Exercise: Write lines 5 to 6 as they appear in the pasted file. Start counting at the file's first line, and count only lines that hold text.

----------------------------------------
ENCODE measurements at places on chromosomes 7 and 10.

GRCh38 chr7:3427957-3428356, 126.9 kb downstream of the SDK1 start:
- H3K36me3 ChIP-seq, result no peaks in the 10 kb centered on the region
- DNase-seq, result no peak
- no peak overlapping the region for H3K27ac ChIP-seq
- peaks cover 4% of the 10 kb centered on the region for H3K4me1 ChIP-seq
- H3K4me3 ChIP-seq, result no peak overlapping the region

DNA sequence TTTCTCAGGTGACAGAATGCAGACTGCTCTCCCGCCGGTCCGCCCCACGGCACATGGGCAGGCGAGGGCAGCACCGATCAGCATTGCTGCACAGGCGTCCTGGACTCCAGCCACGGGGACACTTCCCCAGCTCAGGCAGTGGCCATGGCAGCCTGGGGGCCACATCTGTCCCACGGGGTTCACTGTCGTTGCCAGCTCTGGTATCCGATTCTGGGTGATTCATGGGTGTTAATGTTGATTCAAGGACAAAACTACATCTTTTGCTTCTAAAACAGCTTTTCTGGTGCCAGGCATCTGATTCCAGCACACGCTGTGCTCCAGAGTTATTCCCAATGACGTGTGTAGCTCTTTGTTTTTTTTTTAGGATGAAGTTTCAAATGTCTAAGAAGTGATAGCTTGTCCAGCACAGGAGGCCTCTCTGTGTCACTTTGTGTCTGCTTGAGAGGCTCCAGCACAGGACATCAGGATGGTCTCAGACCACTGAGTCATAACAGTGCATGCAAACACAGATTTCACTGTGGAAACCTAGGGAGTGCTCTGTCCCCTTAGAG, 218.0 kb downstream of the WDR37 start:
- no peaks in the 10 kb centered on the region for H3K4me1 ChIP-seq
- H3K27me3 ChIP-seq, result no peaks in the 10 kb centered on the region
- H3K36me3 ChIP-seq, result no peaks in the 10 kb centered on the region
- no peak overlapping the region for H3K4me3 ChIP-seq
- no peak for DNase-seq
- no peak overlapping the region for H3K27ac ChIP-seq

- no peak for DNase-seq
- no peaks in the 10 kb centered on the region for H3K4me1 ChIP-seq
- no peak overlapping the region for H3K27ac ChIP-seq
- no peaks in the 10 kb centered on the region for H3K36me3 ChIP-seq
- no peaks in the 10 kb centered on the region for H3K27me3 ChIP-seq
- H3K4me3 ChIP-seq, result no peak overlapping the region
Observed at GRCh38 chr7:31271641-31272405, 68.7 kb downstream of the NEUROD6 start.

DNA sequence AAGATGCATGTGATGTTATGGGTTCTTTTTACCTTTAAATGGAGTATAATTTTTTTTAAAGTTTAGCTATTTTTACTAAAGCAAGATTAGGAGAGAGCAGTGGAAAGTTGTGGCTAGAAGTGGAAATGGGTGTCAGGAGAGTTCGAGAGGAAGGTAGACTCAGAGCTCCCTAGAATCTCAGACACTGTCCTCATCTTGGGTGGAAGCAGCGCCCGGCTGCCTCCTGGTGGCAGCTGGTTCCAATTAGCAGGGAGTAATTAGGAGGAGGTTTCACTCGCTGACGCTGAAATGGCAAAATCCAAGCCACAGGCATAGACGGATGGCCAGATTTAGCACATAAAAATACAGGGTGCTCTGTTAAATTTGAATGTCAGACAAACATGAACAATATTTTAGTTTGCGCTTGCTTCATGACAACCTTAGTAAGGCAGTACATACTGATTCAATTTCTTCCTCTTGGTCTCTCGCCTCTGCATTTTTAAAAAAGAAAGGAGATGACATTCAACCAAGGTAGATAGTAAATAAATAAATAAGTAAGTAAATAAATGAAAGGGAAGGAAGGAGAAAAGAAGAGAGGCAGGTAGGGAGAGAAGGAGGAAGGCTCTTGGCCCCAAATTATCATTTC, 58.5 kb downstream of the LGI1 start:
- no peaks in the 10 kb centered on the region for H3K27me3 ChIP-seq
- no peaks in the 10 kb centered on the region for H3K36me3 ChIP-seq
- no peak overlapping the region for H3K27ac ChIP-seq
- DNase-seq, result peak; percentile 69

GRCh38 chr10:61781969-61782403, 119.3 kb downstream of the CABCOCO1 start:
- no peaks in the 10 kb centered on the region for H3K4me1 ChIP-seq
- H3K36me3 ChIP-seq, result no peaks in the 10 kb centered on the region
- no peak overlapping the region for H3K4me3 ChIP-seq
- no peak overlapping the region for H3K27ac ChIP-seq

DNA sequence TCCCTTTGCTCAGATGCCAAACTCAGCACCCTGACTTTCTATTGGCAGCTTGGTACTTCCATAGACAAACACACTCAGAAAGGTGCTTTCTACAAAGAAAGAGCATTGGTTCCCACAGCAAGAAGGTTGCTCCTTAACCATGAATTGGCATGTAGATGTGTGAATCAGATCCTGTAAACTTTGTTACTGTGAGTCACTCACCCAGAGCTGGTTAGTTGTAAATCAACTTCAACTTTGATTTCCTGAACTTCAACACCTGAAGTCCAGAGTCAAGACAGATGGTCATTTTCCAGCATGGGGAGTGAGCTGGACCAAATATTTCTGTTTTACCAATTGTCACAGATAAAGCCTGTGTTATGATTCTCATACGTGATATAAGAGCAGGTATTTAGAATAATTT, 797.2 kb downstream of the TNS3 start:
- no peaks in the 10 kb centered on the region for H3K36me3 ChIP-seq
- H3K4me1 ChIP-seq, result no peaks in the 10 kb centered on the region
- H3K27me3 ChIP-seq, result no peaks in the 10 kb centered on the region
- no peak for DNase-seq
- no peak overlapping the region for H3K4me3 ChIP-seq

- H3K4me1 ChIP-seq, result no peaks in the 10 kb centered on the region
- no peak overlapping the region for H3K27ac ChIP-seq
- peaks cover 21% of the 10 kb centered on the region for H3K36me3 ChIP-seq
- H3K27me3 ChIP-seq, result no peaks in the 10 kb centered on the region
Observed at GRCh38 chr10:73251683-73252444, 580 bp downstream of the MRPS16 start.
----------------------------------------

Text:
- no peak overlapping the region for H3K27ac ChIP-seq
- peaks cover 4% of the 10 kb centered on the region for H3K4me1 ChIP-seq